Thyrian Year 9,695
Accounts of The Four Corners
- Among the ancient Thyrian ground are those spirits who have passed on to the further. The ancestral roots buried deep in the culture of the Nazlar, are those many gods of which are recommended to take those to the promised land. The Zendarion had pushed the Nazlar out of the Everlast Forests in the year 4,529. We, the Nazlar Nation, had found our gods had betrayed us, or in other cases, forgotten our mere regrettable existence. We were forced to live in the fiery Deadlands, of which dangers were around every corner. The weaknesses of our forefathers didn't take into account of their actions once they had banished the worship of each of the gods. But even so, their banishment of worship didn't leave them as unholy beings.
- The Four Corners were created as a way to recognize that though their banishment of worship was aground, they were still held in high respect and esteemed regard. The Four Corners represent the four gods that supposedly paid no heed to the Nazlar in their moment of defeat. Having rebelled against the Council of Royals, these four gods were thus placed amongst the un-worshipable, having caused great strife and confusion amongst the clans of Nazlar.
- Misery, Tsukinode, Faible, and Zied though are holy in the fact that they represent the obstacles of testing. Although, in the same retrospect, are sometimes represented with enemy nations, such as the Zendarion. These gods can no longer be worshipped, but can be studied and understood, if possible.
- Misery, the first Corner, tests for weakness and hardship, the very sight of Her power can be invoked through mentally hurting others. Broken families of the Nazlar have noted that Misery dwells deep within them, that they see Her visions, of which She sends to those weakest. Most notably, the Kraven family was the most pained, the parents had died, the brother had supposedly left space-time, and the sister left the planet altogether. The clan ended there, as neither of the two siblings have ever returned. Scholars do not ever research Misery, in fear they may invoke Her wrath. Misery's worship though, was the first to be banned, Her worship, if discovered, was punishable by excommunication. Towers were built far away to keep the Nazlar responsible for Her worship locked away, never to see their home again, and to be closer to Her.
- Tsukinode the Unmoving assesses the stagnation of personality and the silence of being alone. His worship was outlawed due to the very essence of what His name begets. Unmoving. Silent. Still. It was said by scholars that Tsukinode moves one body part every millenia, by today's standard, and recent scholarly sources debate that it could possibly be every millennia and one, due to Mt. Fioria's eruptions, which are every one-thousand and one years, which is related to Tsukinode's stored energy, due to His slow movement. Tsukinode's Worship, as the second to be banned, was punishable by wearing a purple robe for life, and their vocal cords cut; those that saw people wearing it were disallowed to speak to them until their death. A silly, yet fitting end for the quiet.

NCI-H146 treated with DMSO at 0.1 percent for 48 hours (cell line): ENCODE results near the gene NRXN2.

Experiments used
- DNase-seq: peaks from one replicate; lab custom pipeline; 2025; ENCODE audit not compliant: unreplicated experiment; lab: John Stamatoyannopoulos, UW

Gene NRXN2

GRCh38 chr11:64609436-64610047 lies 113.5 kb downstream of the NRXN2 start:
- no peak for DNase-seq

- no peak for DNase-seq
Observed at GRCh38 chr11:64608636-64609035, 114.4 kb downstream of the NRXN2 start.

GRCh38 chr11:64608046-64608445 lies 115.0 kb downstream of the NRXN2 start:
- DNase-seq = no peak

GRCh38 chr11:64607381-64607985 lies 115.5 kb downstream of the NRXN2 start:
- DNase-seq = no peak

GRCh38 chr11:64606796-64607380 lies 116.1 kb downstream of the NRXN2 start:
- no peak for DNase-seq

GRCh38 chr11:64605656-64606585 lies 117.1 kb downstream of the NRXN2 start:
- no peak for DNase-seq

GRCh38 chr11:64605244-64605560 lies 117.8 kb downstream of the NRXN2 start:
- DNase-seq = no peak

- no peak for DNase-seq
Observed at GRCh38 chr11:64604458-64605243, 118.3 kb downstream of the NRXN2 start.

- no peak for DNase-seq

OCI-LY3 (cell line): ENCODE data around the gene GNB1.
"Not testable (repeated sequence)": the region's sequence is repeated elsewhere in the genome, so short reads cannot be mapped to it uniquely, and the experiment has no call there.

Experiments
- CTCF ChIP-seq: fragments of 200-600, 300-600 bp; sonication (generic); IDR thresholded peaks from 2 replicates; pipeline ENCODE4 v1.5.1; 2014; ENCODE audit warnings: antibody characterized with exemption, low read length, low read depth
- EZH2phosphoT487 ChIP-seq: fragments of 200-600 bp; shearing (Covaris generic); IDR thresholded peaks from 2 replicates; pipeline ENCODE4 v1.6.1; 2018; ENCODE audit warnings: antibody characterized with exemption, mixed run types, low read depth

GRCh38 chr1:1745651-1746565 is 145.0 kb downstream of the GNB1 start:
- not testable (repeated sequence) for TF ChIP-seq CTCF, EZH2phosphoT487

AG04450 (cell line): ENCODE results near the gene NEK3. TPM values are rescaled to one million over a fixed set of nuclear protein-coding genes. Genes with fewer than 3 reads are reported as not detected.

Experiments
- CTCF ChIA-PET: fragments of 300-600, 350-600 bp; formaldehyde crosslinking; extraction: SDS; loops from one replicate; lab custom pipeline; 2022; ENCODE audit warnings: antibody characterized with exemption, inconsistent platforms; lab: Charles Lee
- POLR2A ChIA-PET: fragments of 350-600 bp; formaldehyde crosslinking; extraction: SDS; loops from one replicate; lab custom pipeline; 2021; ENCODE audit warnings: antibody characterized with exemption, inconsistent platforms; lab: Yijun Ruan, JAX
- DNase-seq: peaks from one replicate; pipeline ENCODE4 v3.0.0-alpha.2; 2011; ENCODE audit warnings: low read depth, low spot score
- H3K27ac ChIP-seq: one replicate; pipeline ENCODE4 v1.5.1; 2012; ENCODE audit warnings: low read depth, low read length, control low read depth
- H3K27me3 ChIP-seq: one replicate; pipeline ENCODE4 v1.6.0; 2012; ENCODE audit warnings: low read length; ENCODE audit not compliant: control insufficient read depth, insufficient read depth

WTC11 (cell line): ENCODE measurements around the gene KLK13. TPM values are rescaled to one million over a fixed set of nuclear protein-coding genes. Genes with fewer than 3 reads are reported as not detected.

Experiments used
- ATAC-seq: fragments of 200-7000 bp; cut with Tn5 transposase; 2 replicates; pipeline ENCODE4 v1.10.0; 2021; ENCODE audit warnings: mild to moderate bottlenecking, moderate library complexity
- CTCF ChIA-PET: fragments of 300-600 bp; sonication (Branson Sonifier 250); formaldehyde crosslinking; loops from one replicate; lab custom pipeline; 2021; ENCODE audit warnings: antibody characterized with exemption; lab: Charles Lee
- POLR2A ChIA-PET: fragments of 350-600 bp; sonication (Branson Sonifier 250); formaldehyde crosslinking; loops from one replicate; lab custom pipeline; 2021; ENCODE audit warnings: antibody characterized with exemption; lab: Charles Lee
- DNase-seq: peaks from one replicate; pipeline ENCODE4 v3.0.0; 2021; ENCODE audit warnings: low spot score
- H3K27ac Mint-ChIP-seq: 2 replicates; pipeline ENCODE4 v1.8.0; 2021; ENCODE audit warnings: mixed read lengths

- Faible, the third, quizzes those deep in the inner psyche. His influence was spread most widely, and He always tests the Nazlar for mental weakness. Some scholars beg the question to a far-flung quote that has lived by mere word for the nine-thousand years since the Nazlar existed: "Faible exists in each and every single being, He's there indefinitely. We have already lost." The powerful forces behind Faible are unreadable, unknowable. Some legends in history cite back to Him being the reason as to why we were removed from the Everlast Forest. Being the third of worships banned, Faible's followers would be condemned to death, their lives were already maddened enough. Sometimes they committed suicide before they were even found out, if they were cognitive enough to do so.
- Zied is the final Corner, His sphere of destruction and change was forever seen as an abominable sin amongst the Nazlar. He tests the will of the Nazlar to live in inhospitable lands and dangerous lifestyles. Our very homes within the Deadlands are subject to Mt. Fioria and the plumes of fiery rocks and ash. Zied's very hands stem from our first forefather, Medadre. Medadre being the first Nazlar and the personified form of Zied's incarnate Hatred. To some, He represents the inhospitable land of the Deadlands. Scholars believe that Zied comes down to Thyria once when He desires to force slaves to His will. Followers of Zied are now considered traitors to the Nazlar, their will and purpose is for Zied, their punishment is Soul Banishment, a painful and dark process that sends the soul to another plane of existence. Scholars have yet to understand where the soul goes, but the soul itself is known to be eventually destroyed. A fate worse than death.
- Worship of these four melevolent beings is forever outlawed by the Nazlar Nation; however, the Four Corners rarely fails to discover those weak enough, silent enough, mad enough, or violent enough to serve them. The search and track down for these worshippers is known to be a common practice, even in today's standards, and the destruction of their secret temples and shrines are searched for daily in reverence for their holy effects on our already hectic and dangerous lives.